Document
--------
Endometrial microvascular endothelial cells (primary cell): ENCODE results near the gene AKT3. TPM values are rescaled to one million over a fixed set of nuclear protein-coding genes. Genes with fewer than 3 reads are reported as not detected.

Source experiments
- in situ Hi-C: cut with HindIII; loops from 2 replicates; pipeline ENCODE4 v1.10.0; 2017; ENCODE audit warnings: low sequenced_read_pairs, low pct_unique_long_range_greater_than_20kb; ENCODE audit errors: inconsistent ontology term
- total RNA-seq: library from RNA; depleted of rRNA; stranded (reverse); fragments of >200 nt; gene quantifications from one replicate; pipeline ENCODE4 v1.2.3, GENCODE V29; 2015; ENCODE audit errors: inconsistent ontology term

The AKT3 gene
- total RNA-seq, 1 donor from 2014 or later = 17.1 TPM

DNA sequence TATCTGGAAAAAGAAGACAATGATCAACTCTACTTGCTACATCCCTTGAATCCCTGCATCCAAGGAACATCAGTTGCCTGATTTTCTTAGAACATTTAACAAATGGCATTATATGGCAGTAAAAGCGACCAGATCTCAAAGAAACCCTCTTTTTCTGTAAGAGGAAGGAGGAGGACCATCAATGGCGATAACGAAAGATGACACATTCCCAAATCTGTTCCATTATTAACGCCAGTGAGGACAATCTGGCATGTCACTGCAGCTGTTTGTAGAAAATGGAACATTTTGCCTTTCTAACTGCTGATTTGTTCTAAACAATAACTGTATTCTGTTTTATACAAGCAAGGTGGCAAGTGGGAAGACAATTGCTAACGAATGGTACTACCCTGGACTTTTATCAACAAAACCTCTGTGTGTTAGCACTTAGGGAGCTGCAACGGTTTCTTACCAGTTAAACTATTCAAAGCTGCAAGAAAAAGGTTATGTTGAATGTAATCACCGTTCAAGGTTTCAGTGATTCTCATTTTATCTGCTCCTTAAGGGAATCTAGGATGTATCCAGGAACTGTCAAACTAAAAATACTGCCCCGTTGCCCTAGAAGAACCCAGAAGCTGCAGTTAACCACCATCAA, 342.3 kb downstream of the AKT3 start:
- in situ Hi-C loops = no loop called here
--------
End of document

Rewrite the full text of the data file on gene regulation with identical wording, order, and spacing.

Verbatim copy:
Endometrial microvascular endothelial cells (primary cell): ENCODE results near the gene AKT3. TPM values are rescaled to one million over a fixed set of nuclear protein-coding genes. Genes with fewer than 3 reads are reported as not detected.

Source experiments
- in situ Hi-C: cut with HindIII; loops from 2 replicates; pipeline ENCODE4 v1.10.0; 2017; ENCODE audit warnings: low sequenced_read_pairs, low pct_unique_long_range_greater_than_20kb; ENCODE audit errors: inconsistent ontology term
- total RNA-seq: library from RNA; depleted of rRNA; stranded (reverse); fragments of >200 nt; gene quantifications from one replicate; pipeline ENCODE4 v1.2.3, GENCODE V29; 2015; ENCODE audit errors: inconsistent ontology term

The AKT3 gene
- total RNA-seq, 1 donor from 2014 or later = 17.1 TPM

DNA sequence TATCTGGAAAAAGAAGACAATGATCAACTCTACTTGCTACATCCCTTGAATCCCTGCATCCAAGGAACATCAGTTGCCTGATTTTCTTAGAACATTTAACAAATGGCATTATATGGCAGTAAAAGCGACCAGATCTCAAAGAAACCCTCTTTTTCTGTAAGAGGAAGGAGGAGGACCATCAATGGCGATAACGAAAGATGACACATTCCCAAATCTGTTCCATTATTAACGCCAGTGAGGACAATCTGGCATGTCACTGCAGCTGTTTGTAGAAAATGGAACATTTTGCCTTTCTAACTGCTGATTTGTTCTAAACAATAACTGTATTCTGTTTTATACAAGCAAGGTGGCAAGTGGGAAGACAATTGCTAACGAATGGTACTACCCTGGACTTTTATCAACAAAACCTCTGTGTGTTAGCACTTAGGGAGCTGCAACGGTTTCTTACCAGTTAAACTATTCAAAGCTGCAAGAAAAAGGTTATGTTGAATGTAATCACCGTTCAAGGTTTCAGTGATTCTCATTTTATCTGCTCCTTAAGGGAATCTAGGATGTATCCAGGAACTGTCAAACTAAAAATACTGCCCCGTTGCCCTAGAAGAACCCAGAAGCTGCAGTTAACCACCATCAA, 342.3 kb downstream of the AKT3 start:
- in situ Hi-C loops = no loop called here